Biomass Energy 101

Biomass is a renewable fuel and is considered CO2-neutral. Our biomass technology solves serious problems by protecting the earth and atmosphere from greenhouse gas emissions. Today we can recover energy from biomass in highly efficient energy plants – generating heat, process steam, electricity, syngas, and/or bio-oil. Most of our biomass energy solutions are combined heat and power (CHP). In addition, the increased utilization of biomass-based fuels will be instrumental in safeguarding the environment, generation of new job opportunities, sustainable development and health improvements in rural areas.

Wood is still the largest biomass energy resource today, but other sources of biomass can also be used. These include food crops, grassy and woody plants, residues from agriculture or forestry, animal waste, oil-rich algae, and the organic component of municipal and industrial wastes. Which combustion technology is appropriate for you also depends on the type of biomass available in your area. Most frequently our clients have one main type of biomass, but would like the option of using other types if necessary or desirable. Our technology can be adjusted to fit your needs.

Biomass has become one of the most commonly used renewable sources of energy in the last two decades, second only to hydropower in the generation of electricity. It is such a widely utilized source of energy, probably due to its low cost and indigenous nature, that it accounts for almost 15% of the world's total energy supply and as much as 35% in developing countries, mostly for cooking and heating. Biomass has to be considered in the search for an alternative source of energy that is abundant in a wide-scale yet non-disruptive manner, since it is capable of being implemented at all levels of society.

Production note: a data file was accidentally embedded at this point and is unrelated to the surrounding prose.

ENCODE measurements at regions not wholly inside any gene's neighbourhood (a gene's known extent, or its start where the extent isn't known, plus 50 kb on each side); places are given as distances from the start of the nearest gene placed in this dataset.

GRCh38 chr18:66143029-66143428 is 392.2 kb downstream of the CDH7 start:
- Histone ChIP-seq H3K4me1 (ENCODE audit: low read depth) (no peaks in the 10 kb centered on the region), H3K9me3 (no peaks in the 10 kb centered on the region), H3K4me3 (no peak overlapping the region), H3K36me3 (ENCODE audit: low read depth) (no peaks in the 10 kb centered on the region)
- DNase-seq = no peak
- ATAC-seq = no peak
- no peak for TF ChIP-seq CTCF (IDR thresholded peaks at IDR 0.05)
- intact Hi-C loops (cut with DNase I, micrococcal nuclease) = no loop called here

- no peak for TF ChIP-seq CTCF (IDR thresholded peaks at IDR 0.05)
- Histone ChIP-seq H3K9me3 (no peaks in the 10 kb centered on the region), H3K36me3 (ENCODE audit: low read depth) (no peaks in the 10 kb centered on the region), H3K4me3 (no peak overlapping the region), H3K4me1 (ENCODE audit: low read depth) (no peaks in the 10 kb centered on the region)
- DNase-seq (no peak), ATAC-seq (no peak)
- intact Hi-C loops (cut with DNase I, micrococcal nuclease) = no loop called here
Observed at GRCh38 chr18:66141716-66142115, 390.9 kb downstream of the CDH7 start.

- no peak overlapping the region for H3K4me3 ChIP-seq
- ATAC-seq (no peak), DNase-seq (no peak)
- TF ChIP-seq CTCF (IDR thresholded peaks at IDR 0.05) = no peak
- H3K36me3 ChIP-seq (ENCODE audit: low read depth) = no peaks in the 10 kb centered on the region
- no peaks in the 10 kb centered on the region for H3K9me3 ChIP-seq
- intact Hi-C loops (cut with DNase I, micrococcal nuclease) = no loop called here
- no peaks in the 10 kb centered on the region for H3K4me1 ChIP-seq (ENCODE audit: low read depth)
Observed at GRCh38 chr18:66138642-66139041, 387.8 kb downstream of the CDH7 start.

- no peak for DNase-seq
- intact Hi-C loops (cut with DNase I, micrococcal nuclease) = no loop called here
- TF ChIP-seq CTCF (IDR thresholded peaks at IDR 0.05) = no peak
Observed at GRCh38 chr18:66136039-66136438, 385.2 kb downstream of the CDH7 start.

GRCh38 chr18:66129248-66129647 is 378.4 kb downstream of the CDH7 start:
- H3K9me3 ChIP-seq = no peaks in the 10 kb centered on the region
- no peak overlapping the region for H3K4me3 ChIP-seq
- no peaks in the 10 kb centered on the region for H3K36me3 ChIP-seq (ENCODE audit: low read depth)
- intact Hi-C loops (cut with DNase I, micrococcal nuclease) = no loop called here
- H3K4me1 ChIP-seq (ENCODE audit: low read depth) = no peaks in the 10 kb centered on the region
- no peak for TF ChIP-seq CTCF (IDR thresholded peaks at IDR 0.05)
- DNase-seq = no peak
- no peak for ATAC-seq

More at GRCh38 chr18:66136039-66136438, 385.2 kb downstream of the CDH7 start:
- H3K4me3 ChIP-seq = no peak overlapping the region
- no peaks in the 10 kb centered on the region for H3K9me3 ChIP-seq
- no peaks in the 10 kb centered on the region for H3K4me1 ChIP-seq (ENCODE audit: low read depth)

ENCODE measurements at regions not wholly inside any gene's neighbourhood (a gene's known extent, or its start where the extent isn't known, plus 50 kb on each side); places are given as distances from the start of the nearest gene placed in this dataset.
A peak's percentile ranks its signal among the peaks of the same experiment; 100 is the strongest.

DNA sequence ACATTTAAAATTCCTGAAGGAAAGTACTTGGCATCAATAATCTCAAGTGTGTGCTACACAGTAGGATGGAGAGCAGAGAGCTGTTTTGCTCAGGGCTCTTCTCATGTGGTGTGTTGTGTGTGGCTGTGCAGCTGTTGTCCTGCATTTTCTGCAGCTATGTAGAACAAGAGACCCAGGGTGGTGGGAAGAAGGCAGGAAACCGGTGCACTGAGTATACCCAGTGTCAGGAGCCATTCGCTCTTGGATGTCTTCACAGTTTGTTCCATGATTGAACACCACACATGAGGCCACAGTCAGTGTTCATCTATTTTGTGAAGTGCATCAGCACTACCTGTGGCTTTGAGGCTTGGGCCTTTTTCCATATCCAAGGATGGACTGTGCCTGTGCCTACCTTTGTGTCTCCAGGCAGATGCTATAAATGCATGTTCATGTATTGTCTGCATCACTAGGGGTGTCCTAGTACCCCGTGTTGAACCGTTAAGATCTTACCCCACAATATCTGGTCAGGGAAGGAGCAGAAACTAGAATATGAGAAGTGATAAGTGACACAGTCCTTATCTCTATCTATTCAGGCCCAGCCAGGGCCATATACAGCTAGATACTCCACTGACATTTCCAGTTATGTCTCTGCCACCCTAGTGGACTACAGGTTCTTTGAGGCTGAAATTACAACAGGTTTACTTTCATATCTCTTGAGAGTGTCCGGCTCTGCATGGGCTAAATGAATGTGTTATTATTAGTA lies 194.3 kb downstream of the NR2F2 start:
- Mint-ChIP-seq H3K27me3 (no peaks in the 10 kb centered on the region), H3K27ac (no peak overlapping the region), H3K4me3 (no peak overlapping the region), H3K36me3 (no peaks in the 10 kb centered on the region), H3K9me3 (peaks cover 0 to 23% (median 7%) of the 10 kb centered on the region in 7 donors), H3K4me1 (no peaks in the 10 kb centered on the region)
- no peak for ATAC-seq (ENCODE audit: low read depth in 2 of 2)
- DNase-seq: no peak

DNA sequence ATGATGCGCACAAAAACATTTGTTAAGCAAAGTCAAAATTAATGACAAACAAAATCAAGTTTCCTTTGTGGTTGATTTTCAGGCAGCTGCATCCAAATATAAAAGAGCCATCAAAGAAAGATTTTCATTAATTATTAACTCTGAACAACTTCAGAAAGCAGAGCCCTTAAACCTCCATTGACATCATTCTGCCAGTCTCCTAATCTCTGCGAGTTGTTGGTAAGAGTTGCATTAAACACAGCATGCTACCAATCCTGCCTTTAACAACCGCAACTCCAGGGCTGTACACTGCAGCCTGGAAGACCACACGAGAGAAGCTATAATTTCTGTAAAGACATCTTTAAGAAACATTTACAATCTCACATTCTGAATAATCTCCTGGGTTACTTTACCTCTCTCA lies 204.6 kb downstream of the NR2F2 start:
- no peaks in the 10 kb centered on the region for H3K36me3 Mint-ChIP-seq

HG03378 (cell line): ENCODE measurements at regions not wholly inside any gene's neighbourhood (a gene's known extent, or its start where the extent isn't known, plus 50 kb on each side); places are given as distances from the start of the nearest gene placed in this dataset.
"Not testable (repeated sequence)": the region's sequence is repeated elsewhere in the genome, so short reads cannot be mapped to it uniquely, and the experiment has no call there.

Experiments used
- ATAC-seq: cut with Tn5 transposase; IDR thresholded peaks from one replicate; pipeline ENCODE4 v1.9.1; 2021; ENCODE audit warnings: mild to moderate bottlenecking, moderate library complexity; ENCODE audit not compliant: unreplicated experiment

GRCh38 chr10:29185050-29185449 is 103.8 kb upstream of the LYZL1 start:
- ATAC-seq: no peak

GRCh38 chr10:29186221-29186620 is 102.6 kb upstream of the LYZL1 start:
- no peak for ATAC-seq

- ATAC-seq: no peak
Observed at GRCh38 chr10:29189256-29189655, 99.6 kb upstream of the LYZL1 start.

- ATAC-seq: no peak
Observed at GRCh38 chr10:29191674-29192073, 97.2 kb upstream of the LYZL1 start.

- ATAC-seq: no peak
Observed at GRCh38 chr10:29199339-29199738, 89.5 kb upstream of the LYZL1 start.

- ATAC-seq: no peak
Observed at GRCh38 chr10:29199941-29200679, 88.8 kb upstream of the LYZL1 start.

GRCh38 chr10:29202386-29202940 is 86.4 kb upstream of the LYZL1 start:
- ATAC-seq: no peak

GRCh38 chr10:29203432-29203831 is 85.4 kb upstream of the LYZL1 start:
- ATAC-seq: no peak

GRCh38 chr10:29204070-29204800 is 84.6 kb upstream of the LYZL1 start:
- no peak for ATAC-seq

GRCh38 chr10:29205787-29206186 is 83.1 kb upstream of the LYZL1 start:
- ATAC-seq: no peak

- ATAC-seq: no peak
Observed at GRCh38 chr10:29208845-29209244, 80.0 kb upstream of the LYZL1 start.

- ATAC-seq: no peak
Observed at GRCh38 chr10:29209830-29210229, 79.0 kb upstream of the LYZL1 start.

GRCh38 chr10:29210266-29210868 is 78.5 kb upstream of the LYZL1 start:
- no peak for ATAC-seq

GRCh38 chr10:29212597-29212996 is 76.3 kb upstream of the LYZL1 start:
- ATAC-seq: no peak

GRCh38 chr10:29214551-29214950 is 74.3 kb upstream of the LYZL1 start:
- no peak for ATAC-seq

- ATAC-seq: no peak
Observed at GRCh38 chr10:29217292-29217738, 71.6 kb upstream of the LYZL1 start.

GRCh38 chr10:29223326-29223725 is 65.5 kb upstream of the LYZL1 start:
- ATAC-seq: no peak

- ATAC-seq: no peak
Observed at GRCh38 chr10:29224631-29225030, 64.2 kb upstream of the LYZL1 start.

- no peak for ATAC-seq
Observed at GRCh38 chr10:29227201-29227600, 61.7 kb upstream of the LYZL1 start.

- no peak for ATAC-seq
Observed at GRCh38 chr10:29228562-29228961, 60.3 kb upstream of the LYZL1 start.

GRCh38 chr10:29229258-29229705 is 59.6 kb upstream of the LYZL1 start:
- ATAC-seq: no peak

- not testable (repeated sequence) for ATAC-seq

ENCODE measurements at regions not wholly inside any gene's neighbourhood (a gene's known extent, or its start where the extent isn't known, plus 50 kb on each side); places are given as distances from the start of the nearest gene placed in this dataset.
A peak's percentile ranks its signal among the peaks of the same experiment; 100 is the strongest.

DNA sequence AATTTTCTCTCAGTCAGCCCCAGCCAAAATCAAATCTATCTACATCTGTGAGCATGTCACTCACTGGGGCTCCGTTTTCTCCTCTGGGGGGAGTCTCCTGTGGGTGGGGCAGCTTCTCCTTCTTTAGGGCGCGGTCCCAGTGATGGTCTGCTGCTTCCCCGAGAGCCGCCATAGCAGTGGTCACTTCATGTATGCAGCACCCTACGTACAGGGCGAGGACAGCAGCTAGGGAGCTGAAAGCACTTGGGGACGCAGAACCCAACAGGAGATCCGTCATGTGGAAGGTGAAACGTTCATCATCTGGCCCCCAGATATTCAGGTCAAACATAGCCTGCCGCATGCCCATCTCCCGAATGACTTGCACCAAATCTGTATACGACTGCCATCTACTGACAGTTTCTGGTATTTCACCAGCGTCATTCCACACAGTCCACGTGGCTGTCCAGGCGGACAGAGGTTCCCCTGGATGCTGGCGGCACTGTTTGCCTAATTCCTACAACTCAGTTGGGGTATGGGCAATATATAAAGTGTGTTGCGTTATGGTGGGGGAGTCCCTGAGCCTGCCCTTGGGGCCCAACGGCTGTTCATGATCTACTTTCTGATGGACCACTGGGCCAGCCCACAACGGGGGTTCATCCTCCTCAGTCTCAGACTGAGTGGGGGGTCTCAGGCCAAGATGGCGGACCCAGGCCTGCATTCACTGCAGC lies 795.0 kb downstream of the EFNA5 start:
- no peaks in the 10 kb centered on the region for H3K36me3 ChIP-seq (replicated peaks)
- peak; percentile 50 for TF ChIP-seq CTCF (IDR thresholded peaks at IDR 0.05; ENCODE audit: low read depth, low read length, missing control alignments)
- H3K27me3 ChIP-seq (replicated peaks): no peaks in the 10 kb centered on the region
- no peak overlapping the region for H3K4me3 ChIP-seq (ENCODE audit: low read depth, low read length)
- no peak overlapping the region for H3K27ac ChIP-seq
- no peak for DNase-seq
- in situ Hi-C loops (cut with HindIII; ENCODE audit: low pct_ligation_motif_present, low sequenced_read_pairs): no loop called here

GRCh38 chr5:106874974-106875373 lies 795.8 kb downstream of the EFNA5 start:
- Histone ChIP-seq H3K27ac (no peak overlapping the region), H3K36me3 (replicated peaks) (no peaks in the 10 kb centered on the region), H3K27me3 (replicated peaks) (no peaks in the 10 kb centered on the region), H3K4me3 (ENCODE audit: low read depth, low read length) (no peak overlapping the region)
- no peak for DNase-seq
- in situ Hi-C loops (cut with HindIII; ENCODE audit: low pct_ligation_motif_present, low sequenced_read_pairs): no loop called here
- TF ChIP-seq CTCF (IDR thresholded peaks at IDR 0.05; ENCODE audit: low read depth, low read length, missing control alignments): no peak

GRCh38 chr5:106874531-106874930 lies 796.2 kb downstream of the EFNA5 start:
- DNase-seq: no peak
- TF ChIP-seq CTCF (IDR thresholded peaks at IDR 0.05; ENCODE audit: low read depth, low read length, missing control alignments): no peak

The development of efficient biomass handling technology, improvement of agro-forestry systems and establishment of small and large-scale biomass-based power plants can play a major role in sustainable development of rural as well as urban areas. Biomass energy could also aid in modernizing the agricultural economy and creating significant job opportunities.

Harvesting practices remove only a small portion of branches and tops leaving sufficient biomass to conserve organic matter and nutrients. Moreover, the ash obtained after combustion of biomass compensates for nutrient losses by fertilizing the soil periodically in natural forests as well as fields. The impact of forest biomass utilization on the ecology and biodiversity has been found to be insignificant. In fact, forest residues are environmentally beneficial because of their potential to replace fossil fuels as an energy source.

Some biomass needs pre-treatment before the fuel is fed onto a combustion grate where it is burned. The heat from the combustion is used to fire the boiler, which in turn generates hot water or steam. The steam turns a turbine that produces electricity. Today, there are a large number of plants, each of which uses different types of biomass to produce energy. Some exclusively use sawdust, straw, others wood chips, and still others have taken a step further and now fire with multi-fuel – a mixture of various kinds of biomass, agricultural and animal waste, and certain types of refuse-derived fuels (RDF).

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